Written by Jyotsna Iyer, a second-year undergraduate student.
The extinction of species is a natural process that has been an integral part of global history. More than 99% of the species to have ever existed are now extinct.
However, the natural extinction of a species occurs gradually over thousands of years. But, that’s, unfortunately, not been the case in the past few centuries, when humans have driven the unnaturally rapid extinction of many species.
Rapid extinction caused by human activity
According to the United Nations, 150 species go extinct every day currently.
Since 1500, the earth has seen a considerable increase in the rate of extinction, and nearly 711 species of vertebrates and 600 species of invertebrates have gone extinct within just a few centuries. This spike in rates has been driven by the growing human population, erratic use of natural resources, destruction of wildlife habitats, pollution, and climate change. The current extinction rate is more than 100 times the rates in pre-human eras, clearly indicating the impact of the human race on biodiversity.
The story of the dodo bird
One of the earliest species whose extinction was driven by humans was the dodo bird.
Dodos went extinct in 1681, with the death of the last dodo bird in Mauritius. This species is said to have been driven to extinction in less than 100 years by humans who arrived on the island of Mauritius only around 1598.
The dodos have been painted as a dumb species that drove themselves to extinction. However, the fact is that this species is a testament to the destruction caused by humans. Hunting by humans was just one of the human-induced reasons for this extinction.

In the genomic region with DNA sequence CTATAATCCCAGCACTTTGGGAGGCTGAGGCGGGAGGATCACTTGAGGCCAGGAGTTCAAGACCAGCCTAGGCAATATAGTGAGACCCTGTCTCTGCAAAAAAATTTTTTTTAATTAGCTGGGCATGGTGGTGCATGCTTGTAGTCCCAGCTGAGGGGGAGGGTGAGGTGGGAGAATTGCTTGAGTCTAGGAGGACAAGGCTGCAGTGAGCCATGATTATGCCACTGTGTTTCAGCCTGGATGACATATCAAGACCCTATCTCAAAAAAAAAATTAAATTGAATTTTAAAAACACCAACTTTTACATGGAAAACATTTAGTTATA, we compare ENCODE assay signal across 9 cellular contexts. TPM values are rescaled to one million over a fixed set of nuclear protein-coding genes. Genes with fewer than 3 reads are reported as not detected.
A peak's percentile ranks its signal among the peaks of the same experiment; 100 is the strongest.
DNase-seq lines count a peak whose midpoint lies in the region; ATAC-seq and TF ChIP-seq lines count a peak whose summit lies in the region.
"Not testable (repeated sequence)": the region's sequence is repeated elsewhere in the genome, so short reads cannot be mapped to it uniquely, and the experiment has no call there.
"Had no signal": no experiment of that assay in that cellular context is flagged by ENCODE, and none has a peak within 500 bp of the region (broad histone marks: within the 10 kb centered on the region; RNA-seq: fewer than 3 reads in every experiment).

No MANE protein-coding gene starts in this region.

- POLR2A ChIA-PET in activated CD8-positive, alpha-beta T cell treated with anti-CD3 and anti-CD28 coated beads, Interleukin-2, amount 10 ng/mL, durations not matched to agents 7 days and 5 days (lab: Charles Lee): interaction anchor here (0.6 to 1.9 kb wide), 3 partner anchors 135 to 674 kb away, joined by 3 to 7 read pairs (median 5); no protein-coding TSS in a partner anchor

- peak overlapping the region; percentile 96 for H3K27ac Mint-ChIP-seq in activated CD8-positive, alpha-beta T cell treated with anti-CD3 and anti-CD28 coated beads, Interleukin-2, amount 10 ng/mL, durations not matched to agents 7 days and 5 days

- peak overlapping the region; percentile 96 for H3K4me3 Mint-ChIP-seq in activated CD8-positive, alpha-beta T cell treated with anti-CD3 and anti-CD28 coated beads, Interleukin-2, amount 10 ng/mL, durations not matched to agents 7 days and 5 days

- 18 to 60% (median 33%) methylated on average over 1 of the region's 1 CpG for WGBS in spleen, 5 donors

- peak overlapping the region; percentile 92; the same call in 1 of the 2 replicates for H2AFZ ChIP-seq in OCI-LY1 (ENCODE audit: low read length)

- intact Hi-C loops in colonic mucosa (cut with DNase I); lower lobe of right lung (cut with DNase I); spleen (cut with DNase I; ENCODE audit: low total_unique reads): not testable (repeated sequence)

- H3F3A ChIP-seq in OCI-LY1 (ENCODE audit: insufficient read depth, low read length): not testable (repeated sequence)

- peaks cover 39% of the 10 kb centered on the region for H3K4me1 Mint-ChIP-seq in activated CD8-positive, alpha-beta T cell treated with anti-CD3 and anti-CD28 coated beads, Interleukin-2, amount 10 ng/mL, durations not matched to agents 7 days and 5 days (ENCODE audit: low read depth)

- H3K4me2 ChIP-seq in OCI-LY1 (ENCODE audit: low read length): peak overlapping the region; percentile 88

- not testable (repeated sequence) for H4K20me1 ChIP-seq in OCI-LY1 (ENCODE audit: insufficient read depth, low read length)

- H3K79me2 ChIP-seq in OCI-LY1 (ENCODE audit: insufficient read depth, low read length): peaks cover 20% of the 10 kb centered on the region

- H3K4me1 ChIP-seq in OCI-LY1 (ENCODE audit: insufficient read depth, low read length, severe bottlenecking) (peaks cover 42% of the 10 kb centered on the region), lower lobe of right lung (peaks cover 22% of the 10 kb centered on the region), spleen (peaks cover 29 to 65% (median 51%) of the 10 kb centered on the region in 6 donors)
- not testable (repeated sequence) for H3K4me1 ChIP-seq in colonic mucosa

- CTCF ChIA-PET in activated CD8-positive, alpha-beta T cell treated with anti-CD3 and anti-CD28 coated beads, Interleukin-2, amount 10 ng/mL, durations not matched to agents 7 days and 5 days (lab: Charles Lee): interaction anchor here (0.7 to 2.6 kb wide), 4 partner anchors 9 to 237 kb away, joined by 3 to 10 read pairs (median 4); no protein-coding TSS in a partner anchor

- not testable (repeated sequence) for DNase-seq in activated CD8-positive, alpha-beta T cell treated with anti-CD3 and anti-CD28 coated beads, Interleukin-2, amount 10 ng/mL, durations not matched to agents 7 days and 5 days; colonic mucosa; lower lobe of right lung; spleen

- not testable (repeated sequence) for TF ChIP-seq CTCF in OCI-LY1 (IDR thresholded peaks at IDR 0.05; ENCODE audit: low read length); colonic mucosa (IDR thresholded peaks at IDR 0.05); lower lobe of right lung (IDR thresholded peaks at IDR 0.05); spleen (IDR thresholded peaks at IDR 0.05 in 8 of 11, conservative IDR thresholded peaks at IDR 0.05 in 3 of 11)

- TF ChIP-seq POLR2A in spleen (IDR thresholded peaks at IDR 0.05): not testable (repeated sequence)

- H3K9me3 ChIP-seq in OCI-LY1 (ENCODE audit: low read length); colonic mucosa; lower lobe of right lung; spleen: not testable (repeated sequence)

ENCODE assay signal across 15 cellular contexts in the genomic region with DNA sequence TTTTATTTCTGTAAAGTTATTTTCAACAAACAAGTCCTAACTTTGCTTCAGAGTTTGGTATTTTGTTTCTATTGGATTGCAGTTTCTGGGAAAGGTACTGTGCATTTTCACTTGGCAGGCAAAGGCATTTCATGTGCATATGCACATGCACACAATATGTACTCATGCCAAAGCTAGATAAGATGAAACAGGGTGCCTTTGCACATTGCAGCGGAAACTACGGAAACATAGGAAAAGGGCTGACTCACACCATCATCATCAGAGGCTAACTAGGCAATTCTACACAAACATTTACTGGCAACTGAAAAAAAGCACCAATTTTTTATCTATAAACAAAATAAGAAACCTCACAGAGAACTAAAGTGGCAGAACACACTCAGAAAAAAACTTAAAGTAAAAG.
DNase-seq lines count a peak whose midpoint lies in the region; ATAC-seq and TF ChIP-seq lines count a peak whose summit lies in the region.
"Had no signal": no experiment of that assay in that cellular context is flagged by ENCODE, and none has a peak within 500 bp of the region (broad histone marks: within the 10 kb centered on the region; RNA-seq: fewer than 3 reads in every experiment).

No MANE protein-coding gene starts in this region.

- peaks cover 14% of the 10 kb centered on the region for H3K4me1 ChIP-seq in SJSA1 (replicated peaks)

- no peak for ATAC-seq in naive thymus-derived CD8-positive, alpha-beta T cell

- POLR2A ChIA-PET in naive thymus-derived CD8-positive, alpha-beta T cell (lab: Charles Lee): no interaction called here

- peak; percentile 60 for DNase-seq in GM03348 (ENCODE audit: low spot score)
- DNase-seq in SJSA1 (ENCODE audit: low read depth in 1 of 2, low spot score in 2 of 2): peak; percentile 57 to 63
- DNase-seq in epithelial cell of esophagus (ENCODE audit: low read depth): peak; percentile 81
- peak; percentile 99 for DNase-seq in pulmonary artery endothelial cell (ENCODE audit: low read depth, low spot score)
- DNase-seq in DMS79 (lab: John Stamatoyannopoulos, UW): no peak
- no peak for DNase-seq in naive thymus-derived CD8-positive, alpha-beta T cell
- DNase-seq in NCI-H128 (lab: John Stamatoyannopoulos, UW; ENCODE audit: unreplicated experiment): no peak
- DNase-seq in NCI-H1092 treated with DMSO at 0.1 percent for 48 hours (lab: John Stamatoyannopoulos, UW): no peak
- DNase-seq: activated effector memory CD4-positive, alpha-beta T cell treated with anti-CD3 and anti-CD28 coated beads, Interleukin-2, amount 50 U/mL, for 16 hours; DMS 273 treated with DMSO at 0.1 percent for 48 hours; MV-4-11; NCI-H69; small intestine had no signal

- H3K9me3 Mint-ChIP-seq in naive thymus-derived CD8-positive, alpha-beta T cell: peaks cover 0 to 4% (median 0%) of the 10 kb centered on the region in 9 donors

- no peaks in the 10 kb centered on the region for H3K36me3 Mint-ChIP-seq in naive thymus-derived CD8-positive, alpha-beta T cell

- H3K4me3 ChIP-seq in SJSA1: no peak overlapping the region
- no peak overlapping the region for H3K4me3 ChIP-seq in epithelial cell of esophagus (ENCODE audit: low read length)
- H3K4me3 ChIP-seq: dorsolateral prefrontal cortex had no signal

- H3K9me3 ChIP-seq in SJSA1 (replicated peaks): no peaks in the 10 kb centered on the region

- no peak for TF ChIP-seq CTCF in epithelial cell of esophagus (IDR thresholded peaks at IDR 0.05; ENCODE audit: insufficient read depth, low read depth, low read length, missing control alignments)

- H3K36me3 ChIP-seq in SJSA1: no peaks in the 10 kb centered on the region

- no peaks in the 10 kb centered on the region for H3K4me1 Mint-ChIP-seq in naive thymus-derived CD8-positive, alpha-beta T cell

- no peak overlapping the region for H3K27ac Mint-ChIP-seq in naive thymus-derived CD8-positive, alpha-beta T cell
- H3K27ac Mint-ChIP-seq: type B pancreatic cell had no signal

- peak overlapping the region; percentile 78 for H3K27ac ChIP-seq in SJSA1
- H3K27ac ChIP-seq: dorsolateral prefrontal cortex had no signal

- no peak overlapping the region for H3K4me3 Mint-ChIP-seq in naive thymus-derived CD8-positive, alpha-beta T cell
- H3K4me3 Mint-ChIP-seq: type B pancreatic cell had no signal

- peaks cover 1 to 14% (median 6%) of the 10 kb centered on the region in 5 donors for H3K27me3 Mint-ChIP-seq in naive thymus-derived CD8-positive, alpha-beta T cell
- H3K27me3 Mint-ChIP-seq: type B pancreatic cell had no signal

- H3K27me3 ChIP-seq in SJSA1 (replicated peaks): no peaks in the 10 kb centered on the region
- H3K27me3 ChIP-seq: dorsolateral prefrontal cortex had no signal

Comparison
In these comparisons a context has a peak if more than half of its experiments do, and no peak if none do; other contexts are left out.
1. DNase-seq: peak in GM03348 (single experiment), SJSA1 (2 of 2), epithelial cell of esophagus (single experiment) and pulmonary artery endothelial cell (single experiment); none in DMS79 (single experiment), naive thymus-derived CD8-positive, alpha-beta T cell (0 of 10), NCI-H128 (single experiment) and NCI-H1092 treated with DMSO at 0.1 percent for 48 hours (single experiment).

Here’s what is said to have happened
The arrival of the Dutch on the island brought along invasive species such as rodent black rats. These species overpopulated the island, fiercely competing for natural resources, and thrived on eating dodo eggs. This led to a dwindling and rapidly falling dodo population. In addition to this, Dutch traders carried out rapid deforestation in order to procure ebony wood for sale and to convert the forests into agricultural land. This led to the destruction of the dodos’ natural habitat, exposing this flightless species to circumstances and predators it wasn’t adapted to survive against. All these factors together led to the extinction of this species.
We haven’t learned our lesson
In the present date, all the factors that wiped off the dodos are continuing to pose a threat to wildlife. Pollution endangers hundreds of marine species, and around 15 species have already gone extinct.
Animals such as the Rhinoceros that have been declared endangered due to a decrease in population owing to hunting, continue to be illegally poached.
Erratic industrialization and deforestation have led to the loss of natural habitat and global warming. The International Union for Conservation of Nature maintains a Red List, which consists of species that face a threat. These threats are classified into different levels. Currently, there are 138,300 species on the Red List, of which 38, 500 species are threatened with extinction. It is time that humans understand the consequences of their actions and indulge in sustainable development practices.
Headline image source: https://upload.wikimedia.org/wikipedia/commons/5/50/Oxford_Dodo_display.jpg
Image by: BazzaDaRambler, CC BY 2.0 https://creativecommons.org/licenses/by/2.0, via Wikimedia Commons